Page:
The semantic Web, in our view, is properly understood as a sub-domain of artificial intelligence. Semantic technologies mesh smoothly with natural language tasks and objectives.  But, as we noted in a recent review article, artificial intelligence is itself undergoing a renaissance [11]. These advances are coming about because of the use of knowledge-based AI (KBAI), which combines knowledge bases with machine learning and other AI approaches. Natural language and spoken interfaces combined with background knowledge and a few machine-language utilities are what underlie Apple’s Siri, for example.

The realization that the semantic Web is useful but insufficient and that AI is benefitting from the leveraging of background knowledge and knowledge bases caused us to “decompose” the data-interoperability information space. Because artificial intelligence is a key player here, we also wanted to capture all of the main sub-domains of AI and their relationships to one another:

Artificial Intelligence Domains

Artificial Intelligence Domains

Two core observations emerge from standing back and looking at these questions. First, many of AI’s main sub-domains have a role to play with respect to data integration and interoperability:

AI and Data Interoperability

AI Domains Related to Data Interoperability

This places semantic Web technologies as a co-participant with natural language processing, knowledge mining, pattern recognizers, KR languages, reasoners, and machine learning as domains related to data interoperability.

And, second, generalizing the understanding of knowledge bases and other guiding structures in this space, such as ontologies, highlights the potential importance of Big Structure. Virtually every one of the domains displayed above would be aided by leveraging background knowledge.

Grounding Data Interoperability in Big Structure

As our previous AI review showed [11], reference knowledge bases — Wikipedia in the forefront — have been a tremendous boon to moving forward on many AI challenges. Our own experience with UMBEL has also shown how reference ontologies can help align and provide common grounding for mapping different information domains into one another [12]. Vetted, gold-standard reference structures provide a fixity of coherent touchpoints for orienting different concepts and domains (and, we believe, data) to one another.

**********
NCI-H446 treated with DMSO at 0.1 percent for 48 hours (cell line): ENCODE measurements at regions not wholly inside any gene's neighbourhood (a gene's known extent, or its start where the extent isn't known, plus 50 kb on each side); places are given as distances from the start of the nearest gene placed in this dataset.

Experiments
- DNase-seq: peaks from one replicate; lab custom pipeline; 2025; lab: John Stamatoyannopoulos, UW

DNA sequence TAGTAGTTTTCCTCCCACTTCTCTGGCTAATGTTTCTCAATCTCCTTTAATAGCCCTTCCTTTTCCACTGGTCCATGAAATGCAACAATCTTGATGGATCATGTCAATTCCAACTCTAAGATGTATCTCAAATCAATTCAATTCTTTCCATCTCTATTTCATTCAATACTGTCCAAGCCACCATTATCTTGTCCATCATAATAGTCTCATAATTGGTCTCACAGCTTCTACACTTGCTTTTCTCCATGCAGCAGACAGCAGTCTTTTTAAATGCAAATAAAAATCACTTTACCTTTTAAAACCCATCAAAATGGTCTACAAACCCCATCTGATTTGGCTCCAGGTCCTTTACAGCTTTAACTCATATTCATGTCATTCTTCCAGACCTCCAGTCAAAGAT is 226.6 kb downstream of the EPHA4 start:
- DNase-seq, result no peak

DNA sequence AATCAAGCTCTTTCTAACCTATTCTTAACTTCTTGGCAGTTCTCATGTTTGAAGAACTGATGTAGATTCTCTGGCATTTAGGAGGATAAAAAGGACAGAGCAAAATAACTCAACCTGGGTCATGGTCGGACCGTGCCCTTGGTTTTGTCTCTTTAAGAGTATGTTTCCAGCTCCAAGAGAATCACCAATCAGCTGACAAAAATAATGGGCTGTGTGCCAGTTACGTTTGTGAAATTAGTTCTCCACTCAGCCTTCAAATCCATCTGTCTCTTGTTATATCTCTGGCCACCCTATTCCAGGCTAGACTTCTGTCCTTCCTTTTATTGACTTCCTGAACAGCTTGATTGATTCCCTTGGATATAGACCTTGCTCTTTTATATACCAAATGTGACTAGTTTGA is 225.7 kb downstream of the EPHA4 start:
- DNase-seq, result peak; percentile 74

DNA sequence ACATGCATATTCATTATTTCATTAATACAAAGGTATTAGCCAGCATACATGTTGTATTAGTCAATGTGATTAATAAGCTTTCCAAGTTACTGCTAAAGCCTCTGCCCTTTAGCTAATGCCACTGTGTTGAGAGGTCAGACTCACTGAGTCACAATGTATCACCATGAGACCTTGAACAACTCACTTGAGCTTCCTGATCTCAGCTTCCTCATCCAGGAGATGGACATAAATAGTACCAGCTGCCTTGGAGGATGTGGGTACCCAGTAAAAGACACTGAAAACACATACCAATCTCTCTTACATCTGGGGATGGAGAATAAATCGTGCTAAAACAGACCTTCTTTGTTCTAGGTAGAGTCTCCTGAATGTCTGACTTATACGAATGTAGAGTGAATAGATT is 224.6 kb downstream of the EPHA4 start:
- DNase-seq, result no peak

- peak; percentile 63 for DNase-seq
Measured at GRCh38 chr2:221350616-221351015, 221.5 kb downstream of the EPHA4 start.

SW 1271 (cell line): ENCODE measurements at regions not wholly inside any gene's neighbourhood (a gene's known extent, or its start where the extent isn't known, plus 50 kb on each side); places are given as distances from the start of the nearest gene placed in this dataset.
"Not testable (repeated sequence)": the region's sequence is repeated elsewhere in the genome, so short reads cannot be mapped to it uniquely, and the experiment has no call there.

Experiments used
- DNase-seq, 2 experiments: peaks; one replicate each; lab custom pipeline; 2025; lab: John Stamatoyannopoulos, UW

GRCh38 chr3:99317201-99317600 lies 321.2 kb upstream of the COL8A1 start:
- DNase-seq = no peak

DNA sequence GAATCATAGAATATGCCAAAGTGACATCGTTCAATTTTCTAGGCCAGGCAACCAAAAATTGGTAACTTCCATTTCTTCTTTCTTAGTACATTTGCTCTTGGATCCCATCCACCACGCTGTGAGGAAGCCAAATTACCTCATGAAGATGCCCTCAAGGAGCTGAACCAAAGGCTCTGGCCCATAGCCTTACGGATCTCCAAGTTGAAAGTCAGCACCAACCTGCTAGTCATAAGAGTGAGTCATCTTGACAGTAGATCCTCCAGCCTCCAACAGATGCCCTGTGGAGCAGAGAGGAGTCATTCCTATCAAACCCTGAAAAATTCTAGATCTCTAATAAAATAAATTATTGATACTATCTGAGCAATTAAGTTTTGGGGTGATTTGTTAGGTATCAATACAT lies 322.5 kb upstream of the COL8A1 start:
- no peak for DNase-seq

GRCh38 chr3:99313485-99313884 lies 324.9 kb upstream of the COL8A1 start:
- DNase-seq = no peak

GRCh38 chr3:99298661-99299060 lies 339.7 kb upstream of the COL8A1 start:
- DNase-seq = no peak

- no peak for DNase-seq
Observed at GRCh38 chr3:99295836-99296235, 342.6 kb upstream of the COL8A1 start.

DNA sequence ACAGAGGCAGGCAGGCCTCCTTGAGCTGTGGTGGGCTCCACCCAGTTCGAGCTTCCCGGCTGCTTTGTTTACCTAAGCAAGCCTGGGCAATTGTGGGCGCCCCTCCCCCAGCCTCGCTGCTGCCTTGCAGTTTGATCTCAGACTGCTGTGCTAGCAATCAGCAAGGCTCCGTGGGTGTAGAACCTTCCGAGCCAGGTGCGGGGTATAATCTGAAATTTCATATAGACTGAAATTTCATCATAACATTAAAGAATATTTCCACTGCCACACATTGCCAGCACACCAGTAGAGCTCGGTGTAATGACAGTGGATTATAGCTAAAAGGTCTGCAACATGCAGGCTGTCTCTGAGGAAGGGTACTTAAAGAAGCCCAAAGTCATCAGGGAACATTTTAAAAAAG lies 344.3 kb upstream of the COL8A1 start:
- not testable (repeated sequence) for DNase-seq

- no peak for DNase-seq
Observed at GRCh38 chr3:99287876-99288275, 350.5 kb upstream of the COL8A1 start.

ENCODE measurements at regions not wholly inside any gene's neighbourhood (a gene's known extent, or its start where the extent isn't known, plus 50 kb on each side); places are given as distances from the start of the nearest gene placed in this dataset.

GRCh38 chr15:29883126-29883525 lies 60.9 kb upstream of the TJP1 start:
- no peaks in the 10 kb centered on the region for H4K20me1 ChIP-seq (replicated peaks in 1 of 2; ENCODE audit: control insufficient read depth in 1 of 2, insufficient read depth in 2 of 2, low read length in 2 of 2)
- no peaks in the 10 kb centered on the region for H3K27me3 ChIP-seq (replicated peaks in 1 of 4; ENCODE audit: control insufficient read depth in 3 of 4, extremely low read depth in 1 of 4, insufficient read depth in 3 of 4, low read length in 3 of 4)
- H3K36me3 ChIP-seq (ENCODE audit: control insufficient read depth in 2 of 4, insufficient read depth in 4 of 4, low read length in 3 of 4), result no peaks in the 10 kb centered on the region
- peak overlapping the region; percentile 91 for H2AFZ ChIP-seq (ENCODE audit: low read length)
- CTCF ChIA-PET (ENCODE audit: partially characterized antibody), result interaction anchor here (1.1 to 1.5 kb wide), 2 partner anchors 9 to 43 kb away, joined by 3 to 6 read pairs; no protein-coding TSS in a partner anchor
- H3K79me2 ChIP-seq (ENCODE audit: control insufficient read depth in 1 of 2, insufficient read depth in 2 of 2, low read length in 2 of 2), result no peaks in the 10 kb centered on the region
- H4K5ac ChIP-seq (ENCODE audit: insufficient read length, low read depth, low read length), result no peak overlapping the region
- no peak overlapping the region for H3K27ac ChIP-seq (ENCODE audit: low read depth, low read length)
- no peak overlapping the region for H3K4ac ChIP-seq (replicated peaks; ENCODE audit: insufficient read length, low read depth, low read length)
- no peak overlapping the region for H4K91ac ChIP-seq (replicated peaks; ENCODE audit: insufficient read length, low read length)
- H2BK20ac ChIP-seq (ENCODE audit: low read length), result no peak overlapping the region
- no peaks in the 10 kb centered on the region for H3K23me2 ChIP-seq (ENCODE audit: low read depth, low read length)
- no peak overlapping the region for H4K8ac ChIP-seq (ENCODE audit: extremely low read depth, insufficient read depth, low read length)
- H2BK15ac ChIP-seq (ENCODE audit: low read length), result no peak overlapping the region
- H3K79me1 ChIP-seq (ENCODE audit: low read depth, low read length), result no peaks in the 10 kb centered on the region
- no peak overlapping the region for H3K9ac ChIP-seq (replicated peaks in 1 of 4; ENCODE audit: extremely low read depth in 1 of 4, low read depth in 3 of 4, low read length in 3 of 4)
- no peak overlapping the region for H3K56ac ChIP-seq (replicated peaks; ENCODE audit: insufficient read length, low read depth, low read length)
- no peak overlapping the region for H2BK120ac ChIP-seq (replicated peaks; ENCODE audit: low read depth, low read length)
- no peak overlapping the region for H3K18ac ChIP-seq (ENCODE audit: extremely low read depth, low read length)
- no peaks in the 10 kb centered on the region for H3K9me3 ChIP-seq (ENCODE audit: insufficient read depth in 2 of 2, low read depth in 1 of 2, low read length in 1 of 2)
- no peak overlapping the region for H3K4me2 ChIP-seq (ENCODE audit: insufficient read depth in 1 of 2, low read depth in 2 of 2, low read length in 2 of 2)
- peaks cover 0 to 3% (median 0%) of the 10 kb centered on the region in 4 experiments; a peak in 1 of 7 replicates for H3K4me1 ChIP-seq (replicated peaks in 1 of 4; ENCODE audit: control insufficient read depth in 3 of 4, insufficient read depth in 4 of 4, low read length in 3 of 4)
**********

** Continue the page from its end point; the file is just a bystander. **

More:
In the data integration context, master data models (and management, or MDM) attempt to provide common reference terms and objects to aid the integration effort. Like other areas in conventional data integration, very few examples of MDM tools based on semantic technologies exist.

This use of reference structures and the importance of knowledge bases to help solve hard computational tasks suggests there may be a general principle at work. If ontologies can help orient domain concepts, why can’t they also be used to orient instance data and their attributes? In fact, must these structures always be ontologies? Are not other common reference structures such as taxonomies, vocabularies, reference entity sets, or other typologies potentially useful to data integration?

By standing back in this manner and asking these broader questions we can see a host of structures like reference concepts, reference attributes, reference places, reference identifiers, and the like, playing the roles of providing common groundings for integration and interoperation. Through the AI experience, we can also see that subsequent use of these reference structures — be they full knowledge bases or more limited structures like taxonomies or typologies — can further improve information extraction and organization. The virtuous circle of knowledge structures improving AI algorithms, which can then further improve the knowledge structures, has been a real Aha! moment for the artificial intelligence community. We should see rapid iterations of this virtuous circle in the months to come.